Washington University, St. Louis Children’s Hospital and the March of Dimes are launching the March of Dimes Prematurity Research Center at Washington University in St. Louis.
During the next five years, the March of Dimes will invest $10 million in the Prematurity Research Center. The research effort will feature a team-based, transdisciplinary approach to discovering the causes of preterm birth to develop new strategies to prevent it.
“This new prematurity research center continues our commitment to solving the problem of preterm birth,” said Jennifer Howse, PhD, president of the March of Dimes. “This center adds the expertise of Washington University’s leading scientists to a nationwide network of investigators whose discovery research will precisely determine what triggers early labor and how it can be prevented.”
In Missouri, 11.3 percent, or more than 8,000 babies, are born early each year. And the United States has one of the highest rates of preterm birth of any industrialized country.
Preterm birth is the leading cause of newborn death. Babies who survive can have serious and sometimes lifelong health challenges, including breathing problems, jaundice, developmental delays, vision loss and cerebral palsy.
The first prematurity research center opened at Stanford University School of Medicine in 2011. The Ohio Collaborative, a partnership of the leading research centers in Cincinnati, Columbus and Cleveland, launched in 2013. Two others are planned, in addition to the new center at Washington University.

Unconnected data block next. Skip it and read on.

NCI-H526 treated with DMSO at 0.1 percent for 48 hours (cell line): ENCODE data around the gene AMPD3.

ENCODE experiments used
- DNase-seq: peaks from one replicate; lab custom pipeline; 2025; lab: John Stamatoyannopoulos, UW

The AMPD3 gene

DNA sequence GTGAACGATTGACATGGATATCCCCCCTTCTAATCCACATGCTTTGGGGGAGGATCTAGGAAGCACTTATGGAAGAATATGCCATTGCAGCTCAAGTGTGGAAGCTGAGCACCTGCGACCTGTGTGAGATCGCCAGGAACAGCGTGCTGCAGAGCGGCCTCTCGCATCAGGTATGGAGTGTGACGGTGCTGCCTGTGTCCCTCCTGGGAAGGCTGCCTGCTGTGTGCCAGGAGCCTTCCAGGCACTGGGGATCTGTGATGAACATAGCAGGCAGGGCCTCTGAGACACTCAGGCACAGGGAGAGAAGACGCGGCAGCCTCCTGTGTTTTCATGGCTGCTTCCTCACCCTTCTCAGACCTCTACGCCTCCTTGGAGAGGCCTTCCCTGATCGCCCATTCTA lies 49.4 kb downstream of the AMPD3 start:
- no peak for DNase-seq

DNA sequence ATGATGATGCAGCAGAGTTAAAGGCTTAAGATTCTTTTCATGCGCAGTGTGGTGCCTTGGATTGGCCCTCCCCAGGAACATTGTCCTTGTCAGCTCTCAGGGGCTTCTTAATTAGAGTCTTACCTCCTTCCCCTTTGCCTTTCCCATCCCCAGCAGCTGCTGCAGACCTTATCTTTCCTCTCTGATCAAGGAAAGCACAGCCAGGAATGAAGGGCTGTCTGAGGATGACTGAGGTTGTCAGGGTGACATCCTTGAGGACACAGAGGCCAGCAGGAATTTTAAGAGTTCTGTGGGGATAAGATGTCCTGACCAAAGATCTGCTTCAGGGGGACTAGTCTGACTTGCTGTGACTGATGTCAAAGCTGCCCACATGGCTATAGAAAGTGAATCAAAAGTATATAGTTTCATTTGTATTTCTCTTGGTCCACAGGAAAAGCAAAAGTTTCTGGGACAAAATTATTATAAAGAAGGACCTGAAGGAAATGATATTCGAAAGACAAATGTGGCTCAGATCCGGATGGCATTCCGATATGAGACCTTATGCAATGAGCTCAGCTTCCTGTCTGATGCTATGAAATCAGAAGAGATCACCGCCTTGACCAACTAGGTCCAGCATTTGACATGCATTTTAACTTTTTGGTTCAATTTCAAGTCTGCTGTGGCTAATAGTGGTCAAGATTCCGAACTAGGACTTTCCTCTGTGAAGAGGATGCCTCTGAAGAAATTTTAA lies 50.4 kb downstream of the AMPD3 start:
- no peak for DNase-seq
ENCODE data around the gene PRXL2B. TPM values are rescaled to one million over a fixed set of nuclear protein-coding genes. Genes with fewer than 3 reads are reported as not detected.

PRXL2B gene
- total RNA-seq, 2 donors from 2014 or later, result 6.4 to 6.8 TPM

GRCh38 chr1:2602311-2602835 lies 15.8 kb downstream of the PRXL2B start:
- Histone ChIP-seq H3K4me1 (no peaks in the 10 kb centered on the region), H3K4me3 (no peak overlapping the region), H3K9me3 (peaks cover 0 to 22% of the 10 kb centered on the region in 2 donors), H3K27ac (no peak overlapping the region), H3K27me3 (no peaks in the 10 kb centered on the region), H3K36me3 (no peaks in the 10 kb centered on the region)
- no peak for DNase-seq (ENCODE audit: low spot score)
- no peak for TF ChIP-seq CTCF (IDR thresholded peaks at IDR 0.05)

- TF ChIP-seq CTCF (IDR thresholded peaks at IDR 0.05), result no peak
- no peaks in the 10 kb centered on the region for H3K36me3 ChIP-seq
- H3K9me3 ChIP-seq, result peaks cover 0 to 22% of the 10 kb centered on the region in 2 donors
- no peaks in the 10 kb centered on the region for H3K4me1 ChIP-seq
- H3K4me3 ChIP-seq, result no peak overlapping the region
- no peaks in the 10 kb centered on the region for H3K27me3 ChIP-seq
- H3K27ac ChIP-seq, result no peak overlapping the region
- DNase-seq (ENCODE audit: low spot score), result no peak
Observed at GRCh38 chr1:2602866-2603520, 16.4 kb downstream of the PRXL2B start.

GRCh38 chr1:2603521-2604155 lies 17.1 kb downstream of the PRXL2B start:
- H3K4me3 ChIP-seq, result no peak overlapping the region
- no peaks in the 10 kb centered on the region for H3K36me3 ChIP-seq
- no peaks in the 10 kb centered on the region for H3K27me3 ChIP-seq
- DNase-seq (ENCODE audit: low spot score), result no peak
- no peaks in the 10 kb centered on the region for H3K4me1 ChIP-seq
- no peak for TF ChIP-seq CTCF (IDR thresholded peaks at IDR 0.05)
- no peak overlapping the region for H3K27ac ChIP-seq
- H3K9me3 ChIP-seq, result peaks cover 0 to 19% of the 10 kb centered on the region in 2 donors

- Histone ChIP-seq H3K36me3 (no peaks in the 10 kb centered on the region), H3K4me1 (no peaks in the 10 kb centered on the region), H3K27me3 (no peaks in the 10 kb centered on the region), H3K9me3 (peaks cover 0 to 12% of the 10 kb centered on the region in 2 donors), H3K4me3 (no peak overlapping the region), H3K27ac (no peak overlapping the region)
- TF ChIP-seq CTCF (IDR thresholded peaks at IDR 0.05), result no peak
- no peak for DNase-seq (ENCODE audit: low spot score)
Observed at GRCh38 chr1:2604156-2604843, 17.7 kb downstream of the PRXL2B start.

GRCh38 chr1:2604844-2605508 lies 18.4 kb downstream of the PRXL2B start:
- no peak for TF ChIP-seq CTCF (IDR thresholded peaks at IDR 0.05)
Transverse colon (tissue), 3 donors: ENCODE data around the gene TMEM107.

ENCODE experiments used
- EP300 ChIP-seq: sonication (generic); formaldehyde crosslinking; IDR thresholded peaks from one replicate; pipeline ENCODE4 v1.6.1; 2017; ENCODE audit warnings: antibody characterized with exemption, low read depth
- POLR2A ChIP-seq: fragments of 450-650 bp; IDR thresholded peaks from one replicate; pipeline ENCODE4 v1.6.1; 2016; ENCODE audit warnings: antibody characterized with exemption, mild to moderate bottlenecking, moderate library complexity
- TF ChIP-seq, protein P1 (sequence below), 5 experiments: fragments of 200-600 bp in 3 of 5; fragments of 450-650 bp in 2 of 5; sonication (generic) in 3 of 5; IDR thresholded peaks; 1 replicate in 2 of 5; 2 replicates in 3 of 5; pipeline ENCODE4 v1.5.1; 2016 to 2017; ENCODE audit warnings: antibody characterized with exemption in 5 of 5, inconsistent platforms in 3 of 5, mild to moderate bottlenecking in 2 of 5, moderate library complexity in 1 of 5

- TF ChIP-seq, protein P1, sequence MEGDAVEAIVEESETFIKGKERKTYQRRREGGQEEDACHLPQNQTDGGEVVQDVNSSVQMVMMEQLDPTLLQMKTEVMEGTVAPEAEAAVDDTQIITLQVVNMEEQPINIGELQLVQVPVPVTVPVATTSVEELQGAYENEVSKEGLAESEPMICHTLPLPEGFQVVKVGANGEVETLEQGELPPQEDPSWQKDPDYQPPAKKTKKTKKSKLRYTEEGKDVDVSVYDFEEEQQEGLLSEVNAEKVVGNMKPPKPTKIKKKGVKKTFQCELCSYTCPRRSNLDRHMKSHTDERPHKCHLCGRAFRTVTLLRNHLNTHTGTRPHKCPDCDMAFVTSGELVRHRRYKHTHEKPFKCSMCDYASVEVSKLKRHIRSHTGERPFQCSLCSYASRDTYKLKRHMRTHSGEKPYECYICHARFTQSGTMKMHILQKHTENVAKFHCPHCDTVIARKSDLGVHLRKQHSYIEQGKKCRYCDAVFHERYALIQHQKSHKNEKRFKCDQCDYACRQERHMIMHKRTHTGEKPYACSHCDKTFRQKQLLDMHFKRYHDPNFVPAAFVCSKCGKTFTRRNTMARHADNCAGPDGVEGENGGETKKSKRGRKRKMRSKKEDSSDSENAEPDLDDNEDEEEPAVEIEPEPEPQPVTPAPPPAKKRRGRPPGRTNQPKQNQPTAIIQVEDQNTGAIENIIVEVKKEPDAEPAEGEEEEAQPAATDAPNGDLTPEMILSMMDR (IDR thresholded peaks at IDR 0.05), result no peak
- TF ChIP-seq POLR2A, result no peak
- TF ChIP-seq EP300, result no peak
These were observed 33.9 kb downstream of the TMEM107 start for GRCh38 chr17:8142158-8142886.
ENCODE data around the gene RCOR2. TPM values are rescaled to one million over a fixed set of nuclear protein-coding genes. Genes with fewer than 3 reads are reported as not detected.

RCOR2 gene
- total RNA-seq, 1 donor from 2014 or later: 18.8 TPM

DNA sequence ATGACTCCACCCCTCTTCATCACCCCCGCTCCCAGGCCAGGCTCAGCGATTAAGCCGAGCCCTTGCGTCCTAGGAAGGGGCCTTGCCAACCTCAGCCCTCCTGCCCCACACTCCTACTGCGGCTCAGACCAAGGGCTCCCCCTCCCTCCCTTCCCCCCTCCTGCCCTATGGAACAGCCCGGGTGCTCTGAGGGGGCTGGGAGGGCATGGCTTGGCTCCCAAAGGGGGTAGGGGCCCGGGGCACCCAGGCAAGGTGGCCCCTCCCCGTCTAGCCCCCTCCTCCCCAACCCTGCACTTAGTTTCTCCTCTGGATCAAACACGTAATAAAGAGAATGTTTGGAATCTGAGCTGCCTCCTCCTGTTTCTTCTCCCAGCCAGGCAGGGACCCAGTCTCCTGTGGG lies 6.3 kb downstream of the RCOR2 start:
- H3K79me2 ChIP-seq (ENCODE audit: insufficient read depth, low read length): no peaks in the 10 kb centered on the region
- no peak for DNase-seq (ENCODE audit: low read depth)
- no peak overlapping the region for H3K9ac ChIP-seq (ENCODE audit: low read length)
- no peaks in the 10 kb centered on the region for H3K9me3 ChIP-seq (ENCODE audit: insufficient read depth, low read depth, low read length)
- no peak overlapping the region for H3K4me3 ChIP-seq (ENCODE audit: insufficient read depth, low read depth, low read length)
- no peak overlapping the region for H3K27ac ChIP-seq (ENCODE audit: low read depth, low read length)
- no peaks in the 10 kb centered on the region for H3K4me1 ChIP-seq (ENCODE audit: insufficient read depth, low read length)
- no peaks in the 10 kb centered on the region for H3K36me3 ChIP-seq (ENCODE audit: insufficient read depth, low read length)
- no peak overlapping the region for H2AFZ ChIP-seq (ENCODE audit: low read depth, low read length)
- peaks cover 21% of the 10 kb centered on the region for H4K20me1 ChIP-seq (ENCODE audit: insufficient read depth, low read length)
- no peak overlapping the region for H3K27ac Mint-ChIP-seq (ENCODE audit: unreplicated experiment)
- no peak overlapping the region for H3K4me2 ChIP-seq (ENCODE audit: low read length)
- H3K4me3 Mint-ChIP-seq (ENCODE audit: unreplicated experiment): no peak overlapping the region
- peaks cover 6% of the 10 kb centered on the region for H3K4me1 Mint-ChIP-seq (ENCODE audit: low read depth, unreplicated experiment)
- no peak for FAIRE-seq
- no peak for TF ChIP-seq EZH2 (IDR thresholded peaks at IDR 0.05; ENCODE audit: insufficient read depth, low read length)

“As an obstetrician for 23 years, I have seen the impact of preterm birth on many families,” said George A. Macones, MD, the center’s program director and the Mitchell and Elaine Yanow Professor and chair of Obstetrics and Gynecology at Washington University. “We will not be able to prevent preterm birth until we can better understand the biological mechanisms that cause it. We are excited to partner with the March of Dimes on this Prematurity Research Center. With the science we will conduct, we hope to drastically reduce preterm birth in the U.S.”
The new center has three research themes:
- Developing a new cervical-imaging device to help predict preterm birth.
- Developing a new device that will image uterine contractions, similar to how the heart is imaged.
- Determining if disruptions of sleep patterns (related to circadian rhythms) are a risk factor in preterm birth.
Sarah England, PhD, professor of obstetrics and gynecology, and Alan Schwartz, PhD, MD, the Harriet B. Spoehrer Professor, chair of the University’s Department of Pediatrics and pediatrician-in-chief at St. Louis Children’s Hospital, will serve as associate program directors of the center.
F. Sessions Cole, MD, chief medical officer at St. Louis Children’s Hospital and a March of Dimes National Trustee, said he hopes the research the new center supports will find better ways to prevent premature birth so the epidemic of preterm birth will end.
“Although we send ‘miracle babies’ home from St. Louis Children’s Hospital, many premature babies do not survive their early birth, and many others end up with lifelong health problems,” said Dr. Cole, also director of the Division of Newborn Medicine at Washington University and the Park J. White, MD, Professor of Pediatrics.